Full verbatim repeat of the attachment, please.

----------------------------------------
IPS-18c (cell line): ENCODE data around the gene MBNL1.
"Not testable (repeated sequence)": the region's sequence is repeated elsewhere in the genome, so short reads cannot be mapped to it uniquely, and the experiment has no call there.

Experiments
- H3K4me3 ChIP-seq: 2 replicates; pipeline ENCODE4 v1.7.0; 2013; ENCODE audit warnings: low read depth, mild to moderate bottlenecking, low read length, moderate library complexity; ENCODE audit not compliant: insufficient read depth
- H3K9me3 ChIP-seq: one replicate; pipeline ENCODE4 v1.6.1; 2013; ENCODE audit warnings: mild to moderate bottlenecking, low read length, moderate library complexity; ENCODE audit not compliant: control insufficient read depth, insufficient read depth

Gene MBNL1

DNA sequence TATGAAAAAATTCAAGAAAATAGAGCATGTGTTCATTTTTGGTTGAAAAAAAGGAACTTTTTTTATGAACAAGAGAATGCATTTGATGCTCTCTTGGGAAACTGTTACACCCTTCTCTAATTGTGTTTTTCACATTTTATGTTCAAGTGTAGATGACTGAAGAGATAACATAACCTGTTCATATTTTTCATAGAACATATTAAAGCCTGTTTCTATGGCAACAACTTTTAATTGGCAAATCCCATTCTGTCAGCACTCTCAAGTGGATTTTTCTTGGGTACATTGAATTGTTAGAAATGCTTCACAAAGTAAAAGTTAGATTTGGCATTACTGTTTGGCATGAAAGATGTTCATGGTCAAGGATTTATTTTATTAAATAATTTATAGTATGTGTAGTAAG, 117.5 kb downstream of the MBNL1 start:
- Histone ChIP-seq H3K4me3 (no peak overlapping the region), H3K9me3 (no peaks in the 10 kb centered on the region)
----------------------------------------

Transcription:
IPS-18c (cell line): ENCODE data around the gene MBNL1.
"Not testable (repeated sequence)": the region's sequence is repeated elsewhere in the genome, so short reads cannot be mapped to it uniquely, and the experiment has no call there.

Experiments
- H3K4me3 ChIP-seq: 2 replicates; pipeline ENCODE4 v1.7.0; 2013; ENCODE audit warnings: low read depth, mild to moderate bottlenecking, low read length, moderate library complexity; ENCODE audit not compliant: insufficient read depth
- H3K9me3 ChIP-seq: one replicate; pipeline ENCODE4 v1.6.1; 2013; ENCODE audit warnings: mild to moderate bottlenecking, low read length, moderate library complexity; ENCODE audit not compliant: control insufficient read depth, insufficient read depth

Gene MBNL1

DNA sequence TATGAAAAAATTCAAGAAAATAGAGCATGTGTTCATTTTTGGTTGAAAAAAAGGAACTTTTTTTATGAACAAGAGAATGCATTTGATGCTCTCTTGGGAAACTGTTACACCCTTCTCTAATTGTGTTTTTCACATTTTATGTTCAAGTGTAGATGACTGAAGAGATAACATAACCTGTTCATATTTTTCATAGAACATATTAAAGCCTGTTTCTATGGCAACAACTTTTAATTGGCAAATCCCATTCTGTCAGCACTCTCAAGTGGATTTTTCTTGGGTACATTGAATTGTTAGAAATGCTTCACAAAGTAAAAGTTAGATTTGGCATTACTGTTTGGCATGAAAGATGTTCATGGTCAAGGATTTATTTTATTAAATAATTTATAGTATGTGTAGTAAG, 117.5 kb downstream of the MBNL1 start:
- Histone ChIP-seq H3K4me3 (no peak overlapping the region), H3K9me3 (no peaks in the 10 kb centered on the region)